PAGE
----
Sep 5, 2014 · 3 minutes

Few industries have taken more licks over the past few years than daily deals and the music business. Despite promising signs of a turnaround, Groupon is back on Wall Street's shitlist after posting an operating loss of $28 million in the first six months of 2014, compared to an operating profit of $49 million the year before. Meanwhile, its closest competitor LivingSocial, once valued at $3 billion, last year took what amounted to a bailout from investors to keep from going bankrupt.

The music industry is certainly healthier than the daily deals space, in the sense that people are listening to more music than ever, and music is a far more essential to society and culture than, well, coupons. But between shrinking revenues for creators and non-sustainable (or non-existent) profits for tech platforms, industry stakeholders are looking for any avenue possible to squeeze dollars from listeners and brands.

That's why the narrative of daily deals companies and musicians joining forces to help each other out is attractive -- at least on the surface. It's a narrative the AP pushes today in an article called "Music Acts Look to Groupon, LivingSocial for Help." Thanks to deals struck with Live Nation and AEG respectively, Groupon and LivingSocial have begun offering daily deals on concert tickets and other music products for artists like Arcade Fire and Wiz Khalifa.

The two artists the AP spoke to for the piece, Khalifa and Switchfoot drummer Chad Butler, seem happy with the arrangement, citing greater exposure for their music and concert offerings.

But musicians should be careful about getting too cozy with daily deals sites. Many merchants have been skeptical of the long-term value-add of these deep discounters, viewing them as vultures or parasites with little regard for their so-called partners. A survey of Groupon businesses found that only 16% were "very satisfied" with Groupon's promotions. And the reports of merchants who say it's difficult to convert first-time daily deals customers into repeat patrons are legion.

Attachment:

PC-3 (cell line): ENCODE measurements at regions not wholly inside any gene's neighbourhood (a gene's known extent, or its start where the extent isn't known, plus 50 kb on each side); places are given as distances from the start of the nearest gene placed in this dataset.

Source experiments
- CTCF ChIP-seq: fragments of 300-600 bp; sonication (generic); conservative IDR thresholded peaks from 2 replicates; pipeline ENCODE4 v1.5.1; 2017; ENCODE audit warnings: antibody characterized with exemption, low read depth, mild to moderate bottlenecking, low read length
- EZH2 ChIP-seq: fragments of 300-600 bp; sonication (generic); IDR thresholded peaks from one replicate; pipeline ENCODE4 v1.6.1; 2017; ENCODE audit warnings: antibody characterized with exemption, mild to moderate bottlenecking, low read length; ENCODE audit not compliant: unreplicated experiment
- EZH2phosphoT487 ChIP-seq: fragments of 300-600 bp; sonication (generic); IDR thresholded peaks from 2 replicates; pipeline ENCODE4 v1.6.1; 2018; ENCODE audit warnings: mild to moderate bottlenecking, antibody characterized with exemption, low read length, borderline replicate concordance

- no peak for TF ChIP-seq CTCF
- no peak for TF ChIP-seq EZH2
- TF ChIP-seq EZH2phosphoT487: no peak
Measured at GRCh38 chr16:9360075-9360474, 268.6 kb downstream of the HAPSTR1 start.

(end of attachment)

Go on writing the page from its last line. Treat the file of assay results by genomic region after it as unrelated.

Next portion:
There's also the issue of how much value some of these deals offer to consumers. While it's hard to argue with half-priced concert tickets, some of the other deals reek of desperation on the part of both artists and Groupon. Case in point, this hilarious 2-CD Ciara bundle for $13.99. Yes, actual CDs. What the hell is a modern consumer supposed to do with two CDs? And never mind that both albums are available to listen to for free on Spotify right now. It reminds me of the same kind of "12 CDs for a penny" setups we saw in the 90s with Columbia House Records. At least with Columbia House, the company was offering music in a format people still enjoyed.

Groupon's rationale for the deals helping artists is that it's essentially providing cheap promotion for events. "The people that buy are not necessarily significantly price sensitive, they just don't know about it," GrouponLive vice president and chairman Greg Rudin tells the AP.

But I question the long-term economics of Live Nation, with a market cap of over $4 billion and extensive resources of its own, leaning too heavily on Groupon for event promotion. And it's not as if the market for big live shows is struggling either: 2014 is shaping up to be the best year for stadium concerts in 20 years, generating an estimated $300 million in ticket sales.

Rudin also says the company wants to start debuting new music for bands, a possibility which seems remote. Reselling CDs that would otherwise be collecting dust is one thing. But with Apple, Spotify, and YouTube each boasting close connections with publishers and record labels, along with their cachet as destinations for music lovers, why on earth would an artist want to debut a new album on Groupon? This makes even less sense when considering the seemingly desperate optics of aligning oneself with a deep discounter.

Based on the history of Groupon's rocky relationships with merchants and the still-limited scope of the platform's music offerings, these partnerships feel more like a way of discounting inventory that's expected to go unsold than a viable long-term business model. If it makes both parties marginally more money, then fine. But if this is supposed to be the road to salvation for either daily deals or the music industry, I've got a bridge to sell you.